AODA: Website Accessibility

Website accessibility falls within the information and communications standard of the Accessibility for Ontarians with Disabilities Act (AODA). Section 14 states:

“Designated public sector organizations and large organizations shall make their internet websites and web content conform with the Web Content Accessibility Guidelines (WCAG) 2.0, initially at Level A and increasing to Level AA.”

  • January 1, 2014 for Level A
  • January 1, 2021 for Level AA

For more information on the Accessibility for Ontarians with Disabilities Act and the standards, please visit the AccessON – Ministry of Community and Social Services website.

Additionally, you may visit the Web Content Accessibility Guidelines (WCAG) 2.0 website for full details on the guidelines published by the World Wide Web Consortium (W3C) on December 11th, 2008.

Here are some basic accessibility tips:

Any new content created must meet standards. If someone requests an accessible format of a section on your site, you must be able to provide it to them.   The key components of having accessible website content include:

  • Non text: All non-text content must have a text alternative.
  • Headings: Headings are used properly in a hierarchical fashion, and describe the topic accurate.
  • Plain language: Paragraphs and sentences are short and written in plain, concise language.
  • Images: Text is used to convey information rather than images of text if it’s possible at all. Otherwise, use the alt attribute. Text browsers and screen readers use alt text in place of images. For site navigation images, alt text is critical. Use empty double quotes as alt text for spacer images. Avoid animations.
  • Hypertext links: Use text that makes sense when read out of context. Refrain from the use of “click here.” Ensure all links have an appropriate title provided that accentuate its context.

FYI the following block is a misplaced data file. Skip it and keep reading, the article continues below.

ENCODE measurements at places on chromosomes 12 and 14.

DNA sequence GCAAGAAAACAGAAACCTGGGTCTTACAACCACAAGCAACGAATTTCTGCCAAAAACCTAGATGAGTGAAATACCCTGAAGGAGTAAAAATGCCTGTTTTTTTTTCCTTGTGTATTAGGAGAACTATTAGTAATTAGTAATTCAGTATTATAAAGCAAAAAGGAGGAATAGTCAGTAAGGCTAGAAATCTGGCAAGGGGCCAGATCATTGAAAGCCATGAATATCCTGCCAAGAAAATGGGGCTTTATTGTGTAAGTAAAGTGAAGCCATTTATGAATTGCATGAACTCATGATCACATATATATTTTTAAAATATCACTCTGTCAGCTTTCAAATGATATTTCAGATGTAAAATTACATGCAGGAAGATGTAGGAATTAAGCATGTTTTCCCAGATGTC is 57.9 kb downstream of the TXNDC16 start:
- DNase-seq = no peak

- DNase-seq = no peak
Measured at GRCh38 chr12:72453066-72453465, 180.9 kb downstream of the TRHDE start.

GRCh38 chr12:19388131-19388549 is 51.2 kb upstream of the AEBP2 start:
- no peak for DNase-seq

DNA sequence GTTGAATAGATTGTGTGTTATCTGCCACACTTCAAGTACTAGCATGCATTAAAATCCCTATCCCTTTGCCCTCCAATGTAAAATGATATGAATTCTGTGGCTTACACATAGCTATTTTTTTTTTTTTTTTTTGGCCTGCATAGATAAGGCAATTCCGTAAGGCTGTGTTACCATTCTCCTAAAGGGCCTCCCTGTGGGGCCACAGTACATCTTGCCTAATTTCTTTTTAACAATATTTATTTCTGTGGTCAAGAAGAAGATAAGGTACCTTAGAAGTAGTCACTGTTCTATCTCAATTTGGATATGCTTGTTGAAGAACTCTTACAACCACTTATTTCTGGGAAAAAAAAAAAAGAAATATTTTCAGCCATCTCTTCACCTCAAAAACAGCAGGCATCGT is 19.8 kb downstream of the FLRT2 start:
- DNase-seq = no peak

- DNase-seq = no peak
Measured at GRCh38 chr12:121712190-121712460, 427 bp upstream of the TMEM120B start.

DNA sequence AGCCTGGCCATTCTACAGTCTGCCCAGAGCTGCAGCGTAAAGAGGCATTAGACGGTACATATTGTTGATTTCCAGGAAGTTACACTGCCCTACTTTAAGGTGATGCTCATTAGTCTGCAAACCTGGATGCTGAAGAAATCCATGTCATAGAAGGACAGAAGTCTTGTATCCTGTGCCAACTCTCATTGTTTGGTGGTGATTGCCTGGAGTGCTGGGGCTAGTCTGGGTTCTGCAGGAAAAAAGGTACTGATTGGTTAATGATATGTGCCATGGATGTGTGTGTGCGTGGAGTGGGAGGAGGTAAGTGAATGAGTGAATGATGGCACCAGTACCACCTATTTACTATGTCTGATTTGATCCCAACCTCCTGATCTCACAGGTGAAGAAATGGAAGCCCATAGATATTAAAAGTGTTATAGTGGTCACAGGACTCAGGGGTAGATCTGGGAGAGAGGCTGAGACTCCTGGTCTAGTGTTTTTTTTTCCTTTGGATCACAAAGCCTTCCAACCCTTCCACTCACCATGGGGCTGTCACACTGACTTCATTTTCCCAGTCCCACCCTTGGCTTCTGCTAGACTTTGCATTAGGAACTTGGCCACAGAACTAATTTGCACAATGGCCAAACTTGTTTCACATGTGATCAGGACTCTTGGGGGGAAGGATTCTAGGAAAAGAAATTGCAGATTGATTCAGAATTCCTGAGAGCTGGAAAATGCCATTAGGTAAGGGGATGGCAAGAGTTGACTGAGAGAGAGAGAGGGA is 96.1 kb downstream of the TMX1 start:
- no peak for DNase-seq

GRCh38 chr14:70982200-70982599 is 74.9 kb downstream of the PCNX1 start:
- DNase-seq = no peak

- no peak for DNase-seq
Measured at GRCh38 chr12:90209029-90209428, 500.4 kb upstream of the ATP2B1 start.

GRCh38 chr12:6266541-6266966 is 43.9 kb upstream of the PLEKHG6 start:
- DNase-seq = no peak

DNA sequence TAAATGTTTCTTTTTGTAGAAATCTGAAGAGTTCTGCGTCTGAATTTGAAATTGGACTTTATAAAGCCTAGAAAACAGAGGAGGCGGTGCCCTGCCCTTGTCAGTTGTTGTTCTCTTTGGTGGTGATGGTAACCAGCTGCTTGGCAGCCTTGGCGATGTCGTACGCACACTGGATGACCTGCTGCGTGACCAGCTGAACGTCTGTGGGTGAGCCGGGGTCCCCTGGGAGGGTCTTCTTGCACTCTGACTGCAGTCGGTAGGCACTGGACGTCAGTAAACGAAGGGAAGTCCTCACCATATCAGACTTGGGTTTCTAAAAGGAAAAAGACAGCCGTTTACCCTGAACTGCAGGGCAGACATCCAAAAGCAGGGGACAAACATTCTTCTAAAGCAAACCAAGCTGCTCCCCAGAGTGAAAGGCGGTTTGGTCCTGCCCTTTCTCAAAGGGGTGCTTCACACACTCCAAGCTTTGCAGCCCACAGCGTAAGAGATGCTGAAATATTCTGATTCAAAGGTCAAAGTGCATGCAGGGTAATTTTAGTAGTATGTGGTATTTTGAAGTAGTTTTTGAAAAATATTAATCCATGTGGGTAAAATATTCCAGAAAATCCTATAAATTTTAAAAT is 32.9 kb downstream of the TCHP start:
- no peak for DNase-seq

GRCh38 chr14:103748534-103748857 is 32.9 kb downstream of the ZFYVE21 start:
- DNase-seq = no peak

• Page organization: Use headings, lists, and consistent structure.
  • Tables: Make line by line reading sensible. Screen readers read from left to right, top to bottom. An example of inaccessible table design can be found on the Microsoft’s Examples of of Accessible (and Inaccessible) Web Design page.
    Summarize your table contents with the caption tag or summary attribute.
  • Content: Do not convey important information solely through colour, e.g., red text for required fields in forms. 10% of your users may be red-green colour-blind and won’t get your message if you don’t spell it out.
    Use white space aesthetically. If your text is too dense, people won’t read it. Use bullets or numbered lists for succinct bits of information.
  • Image maps: Use client-side MAP and alternative text for hotspots. Provide alternative links for navigation; do not rely solely on your image map
  • File names: Name your files in all lower-case.
  • Page title: Always include meaningful language (40-50 characters including spaces) in your title. It will improve search placement.
  • Paste from plain text:  Web content can be perceived easily when reading top to bottom in the source code.
  • Test your pages by viewing them on multiple browsers and platforms.
  • Check for dead links on a regular basis. Ensuring that your content is up to date and relevant at all times, especially when referencing external resources.
  • Make your pdf files Accessibility Compliant. See the Adobe Accessibility site for further instructions.